Senate arms deal talks stall over details

Senate arms deal talks stall over details

Senate arms deal talks stall over details

Washington – Democratic and Republican senators disagreed on Thursday over how to keep firearms off dangerous people as negotiators struggled over details of a compromise on gun violence in time for their self-imposed deadline for holding votes in Congress next week.

Lawmakers said they remained divided on defining abusive dating partners who would be legally barred from buying firearms. Disagreements were also unresolved over proposals to send money to states with “red flag” laws that allow authorities to temporarily seize weapons from people deemed dangerous by courts, and to other states for their own programs violence prevention.

Negotiations over the election year looked like a deal, with both sides fearing voter punishment if Congress fails to respond to the carnage from last month’s mass shootings. A total of 31 people have been killed in a supermarket in Buffalo, New Yorkand a primary school in Uvalde, Texas† A draft of a deal has been approved by President Joe Biden, Senate Leader Chuck Schumer, DN.Y., Senate Leader Mitch McConnell, R-Ky., and House Speaker Nancy Pelosi, D-Calif.

sen. John Cornyn of Texas, a leading GOP negotiator, looked visibly unhappy as he left Thursday’s closed-door session after nearly two hours and said he was flying home.

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sen. John Cornyn from Texas and Sen. Chris Murphy from Connecticut.

Brandon Bell/Getty Images, Chip Somodevilla/Getty Images


“This is the hardest part because at some point you just have to make a decision. And if people don’t want to make a decision, you can’t get the result. And that’s kind of where we are now,” Cornyn said.

“I’m not frustrated, I’m done,” he added, though he said he was open to further discussions.

Lawmakers have said a deal must be finalized and written in legislative language by the end of the week for Congress to vote next week. After that, a break of 4 July starts. Leaders want to vote by then because Washington has a long track record of responding to mass shootings, only to see the interest of lawmakers and voters quickly fade over time.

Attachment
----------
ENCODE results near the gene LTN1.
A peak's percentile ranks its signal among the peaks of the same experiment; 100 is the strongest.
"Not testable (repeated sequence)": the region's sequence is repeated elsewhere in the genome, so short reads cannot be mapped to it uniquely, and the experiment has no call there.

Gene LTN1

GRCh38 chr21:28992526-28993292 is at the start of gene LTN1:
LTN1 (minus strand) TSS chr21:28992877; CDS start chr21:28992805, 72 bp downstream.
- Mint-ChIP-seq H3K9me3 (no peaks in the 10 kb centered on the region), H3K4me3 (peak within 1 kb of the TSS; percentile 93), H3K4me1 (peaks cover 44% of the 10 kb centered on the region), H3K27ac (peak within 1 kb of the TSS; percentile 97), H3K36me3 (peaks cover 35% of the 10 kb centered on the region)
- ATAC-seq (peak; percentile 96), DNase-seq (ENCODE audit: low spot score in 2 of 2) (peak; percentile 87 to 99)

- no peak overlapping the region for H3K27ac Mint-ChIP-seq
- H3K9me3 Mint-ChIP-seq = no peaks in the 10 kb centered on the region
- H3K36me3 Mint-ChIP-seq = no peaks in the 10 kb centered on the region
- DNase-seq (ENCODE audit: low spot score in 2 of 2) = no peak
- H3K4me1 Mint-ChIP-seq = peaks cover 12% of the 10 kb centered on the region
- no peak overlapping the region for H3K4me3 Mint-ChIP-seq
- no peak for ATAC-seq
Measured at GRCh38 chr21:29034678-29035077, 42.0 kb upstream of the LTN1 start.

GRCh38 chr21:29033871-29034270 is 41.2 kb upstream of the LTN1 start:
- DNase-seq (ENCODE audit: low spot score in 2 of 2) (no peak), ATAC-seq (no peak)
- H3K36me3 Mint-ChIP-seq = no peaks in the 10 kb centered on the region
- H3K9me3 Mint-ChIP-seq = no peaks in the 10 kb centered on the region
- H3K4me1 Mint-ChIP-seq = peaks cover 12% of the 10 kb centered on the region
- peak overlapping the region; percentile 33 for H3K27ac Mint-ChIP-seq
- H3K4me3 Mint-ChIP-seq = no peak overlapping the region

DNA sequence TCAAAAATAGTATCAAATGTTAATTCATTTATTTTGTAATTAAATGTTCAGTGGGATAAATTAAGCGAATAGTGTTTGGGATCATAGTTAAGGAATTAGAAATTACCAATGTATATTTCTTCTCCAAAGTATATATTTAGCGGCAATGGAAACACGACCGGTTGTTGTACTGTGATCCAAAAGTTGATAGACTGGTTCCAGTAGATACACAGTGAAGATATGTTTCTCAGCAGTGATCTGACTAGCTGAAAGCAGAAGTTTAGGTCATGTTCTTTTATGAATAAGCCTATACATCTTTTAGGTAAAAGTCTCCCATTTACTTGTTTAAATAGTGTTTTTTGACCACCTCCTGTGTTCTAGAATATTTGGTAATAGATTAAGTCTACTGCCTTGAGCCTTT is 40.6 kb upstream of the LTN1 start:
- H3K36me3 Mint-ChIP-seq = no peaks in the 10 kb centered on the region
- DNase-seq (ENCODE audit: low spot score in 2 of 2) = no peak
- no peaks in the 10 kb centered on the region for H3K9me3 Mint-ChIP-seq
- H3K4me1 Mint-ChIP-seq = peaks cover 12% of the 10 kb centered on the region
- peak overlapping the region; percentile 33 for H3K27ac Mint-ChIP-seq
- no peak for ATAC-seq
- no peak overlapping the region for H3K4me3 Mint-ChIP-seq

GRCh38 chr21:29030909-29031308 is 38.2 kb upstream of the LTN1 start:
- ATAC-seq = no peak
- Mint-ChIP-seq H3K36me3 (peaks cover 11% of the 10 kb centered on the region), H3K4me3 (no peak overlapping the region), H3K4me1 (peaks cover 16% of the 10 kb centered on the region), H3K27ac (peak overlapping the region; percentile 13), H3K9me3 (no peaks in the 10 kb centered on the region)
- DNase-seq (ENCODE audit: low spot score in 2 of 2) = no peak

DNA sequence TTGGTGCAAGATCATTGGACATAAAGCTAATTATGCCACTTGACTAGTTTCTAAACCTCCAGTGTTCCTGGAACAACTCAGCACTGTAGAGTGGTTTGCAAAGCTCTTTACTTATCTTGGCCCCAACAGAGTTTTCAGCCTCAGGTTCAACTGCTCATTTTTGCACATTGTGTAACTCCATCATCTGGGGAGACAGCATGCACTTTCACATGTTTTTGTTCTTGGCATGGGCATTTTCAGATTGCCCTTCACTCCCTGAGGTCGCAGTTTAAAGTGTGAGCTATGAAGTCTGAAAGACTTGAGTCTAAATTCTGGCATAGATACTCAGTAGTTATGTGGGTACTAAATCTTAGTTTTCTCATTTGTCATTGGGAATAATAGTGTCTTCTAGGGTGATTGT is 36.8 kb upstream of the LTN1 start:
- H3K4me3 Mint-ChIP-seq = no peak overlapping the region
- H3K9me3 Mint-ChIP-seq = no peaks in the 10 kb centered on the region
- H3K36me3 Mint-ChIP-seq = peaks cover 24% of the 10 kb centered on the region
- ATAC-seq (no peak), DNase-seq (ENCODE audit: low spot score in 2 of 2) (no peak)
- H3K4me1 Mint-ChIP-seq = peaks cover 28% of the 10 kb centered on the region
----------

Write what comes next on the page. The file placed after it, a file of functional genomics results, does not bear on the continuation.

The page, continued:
Other negotiators seemed more optimistic, saying much of the overall package has been agreed and aides were drafting bills.

“A deal like this is tough,” Senator Chris Murphy, D-Conn., said as the meeting ended. “It comes with a lot of emotions, it carries political risks for both parties. But we are close enough to get there.”

The measure would impose only small-scale curbing of firearms. Biden and Democrats lack proposals to ban assault weapons and high-capacity ammunition magazines, such as those used in Buffalo and Uvalde, or to raise the legal age for purchasing assault rifles from 18 to 21.

Still, it would be Congress’ most powerful move against gun violence since 1993. A ban that lawmakers enacted that year on assault weapons went into effect in 1994 and expired after ten years. Numerous high-profile mass shootings since then have yielded little from Washington, but a partisan standoff, largely because Republicans blocked virtually all new restrictions.

Everytown for Gun Safety, which advocates for firearms restrictions, said on Friday that 500 business leaders and CEOs had signed a letter calling on senators to take action on gun safety. That number had more than doubled since the group announced the letter a week earlier. Among the companies on board, according to Everytown: Levi Strauss & Co., Bain Capital, Northwell Health, Bloomberg LP, Yelp, Lyft, DoorDash, J. Crew, the San Francisco Giants and 49ers, and the Philadelphia Eagles and the newly crowned NBA champions Golden State Warriors

Federal law prohibits people convicted of domestic violence against a spouse from purchasing guns, but leaves a loophole for other romantic relationships. Everytown for Gun Safety says 31 states are banning convicted domestic abusers from buying firearms, including 19 that cover abusive dating partners.

Senators disagree on how to define such relationships, with Republicans working against a broad provision. sen. North Carolina’s Thom Tillis, the other lead GOP negotiator, said negotiators would use some state statutes as their guide, though their laws vary.

“You have to make sure you capture anyone beating up their girlfriends,” said Murphy, a Democrat.

In addition, 19 states and the District of Columbia have “red flag” laws. Cornyn and the other chief negotiator, Senator Kyrsten Sinema, D-Ariz., represent states that don’t, and it’s unclear how the money in the bill would be distributed among them.

Senators have not said what the total price tag of the measure will be, although people following the talks have said they expect it to be around $15 billion or $20 billion. Legislators are looking for budget cuts to pay for those costs.

Twenty senators, ten from each party, voted last weekend on the outline of a compromise measure. Top negotiators have worked hard to translate it into details ever since.

The framework includes access to the juvenile records of gun buyers between the ages of 18 and 20. Both gunmen at Buffalo and Uvalde were 18, and both used AR-15-style rifles, which can load high-capacity magazines.

The plan also includes additional spending on mental health and school safety programs, tougher gun trafficking penalties, and requirements that slightly more gun dealers obtain federal firearms licenses.